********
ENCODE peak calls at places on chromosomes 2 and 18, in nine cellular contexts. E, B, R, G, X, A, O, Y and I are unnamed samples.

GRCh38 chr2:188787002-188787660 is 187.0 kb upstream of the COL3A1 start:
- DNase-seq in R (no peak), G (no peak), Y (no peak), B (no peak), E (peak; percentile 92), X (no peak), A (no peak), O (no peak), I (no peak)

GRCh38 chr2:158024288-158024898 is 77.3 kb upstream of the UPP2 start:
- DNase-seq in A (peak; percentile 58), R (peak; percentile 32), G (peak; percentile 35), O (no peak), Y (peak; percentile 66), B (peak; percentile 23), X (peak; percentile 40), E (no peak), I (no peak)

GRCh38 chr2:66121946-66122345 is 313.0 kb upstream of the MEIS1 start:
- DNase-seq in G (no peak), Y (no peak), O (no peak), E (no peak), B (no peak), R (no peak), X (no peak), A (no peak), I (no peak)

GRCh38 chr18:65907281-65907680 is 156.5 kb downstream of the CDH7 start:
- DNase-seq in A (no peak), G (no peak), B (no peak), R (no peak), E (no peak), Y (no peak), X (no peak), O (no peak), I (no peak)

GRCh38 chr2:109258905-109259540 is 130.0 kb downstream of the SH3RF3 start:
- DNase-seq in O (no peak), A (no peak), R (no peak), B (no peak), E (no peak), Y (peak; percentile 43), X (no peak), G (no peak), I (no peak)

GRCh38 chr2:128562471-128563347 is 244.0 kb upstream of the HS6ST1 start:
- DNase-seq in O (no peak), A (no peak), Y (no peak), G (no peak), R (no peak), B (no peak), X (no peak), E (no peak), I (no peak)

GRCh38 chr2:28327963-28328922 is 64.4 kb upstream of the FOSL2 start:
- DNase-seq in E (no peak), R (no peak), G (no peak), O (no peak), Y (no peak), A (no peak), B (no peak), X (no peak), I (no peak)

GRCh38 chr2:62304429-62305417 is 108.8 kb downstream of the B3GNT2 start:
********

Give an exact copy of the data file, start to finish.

ENCODE peak calls at places on chromosomes 2 and 18, in nine cellular contexts. E, B, R, G, X, A, O, Y and I are unnamed samples.

GRCh38 chr2:188787002-188787660 is 187.0 kb upstream of the COL3A1 start:
- DNase-seq in R (no peak), G (no peak), Y (no peak), B (no peak), E (peak; percentile 92), X (no peak), A (no peak), O (no peak), I (no peak)

GRCh38 chr2:158024288-158024898 is 77.3 kb upstream of the UPP2 start:
- DNase-seq in A (peak; percentile 58), R (peak; percentile 32), G (peak; percentile 35), O (no peak), Y (peak; percentile 66), B (peak; percentile 23), X (peak; percentile 40), E (no peak), I (no peak)

GRCh38 chr2:66121946-66122345 is 313.0 kb upstream of the MEIS1 start:
- DNase-seq in G (no peak), Y (no peak), O (no peak), E (no peak), B (no peak), R (no peak), X (no peak), A (no peak), I (no peak)

GRCh38 chr18:65907281-65907680 is 156.5 kb downstream of the CDH7 start:
- DNase-seq in A (no peak), G (no peak), B (no peak), R (no peak), E (no peak), Y (no peak), X (no peak), O (no peak), I (no peak)

GRCh38 chr2:109258905-109259540 is 130.0 kb downstream of the SH3RF3 start:
- DNase-seq in O (no peak), A (no peak), R (no peak), B (no peak), E (no peak), Y (peak; percentile 43), X (no peak), G (no peak), I (no peak)

GRCh38 chr2:128562471-128563347 is 244.0 kb upstream of the HS6ST1 start:
- DNase-seq in O (no peak), A (no peak), Y (no peak), G (no peak), R (no peak), B (no peak), X (no peak), E (no peak), I (no peak)

GRCh38 chr2:28327963-28328922 is 64.4 kb upstream of the FOSL2 start:
- DNase-seq in E (no peak), R (no peak), G (no peak), O (no peak), Y (no peak), A (no peak), B (no peak), X (no peak), I (no peak)

GRCh38 chr2:62304429-62305417 is 108.8 kb downstream of the B3GNT2 start: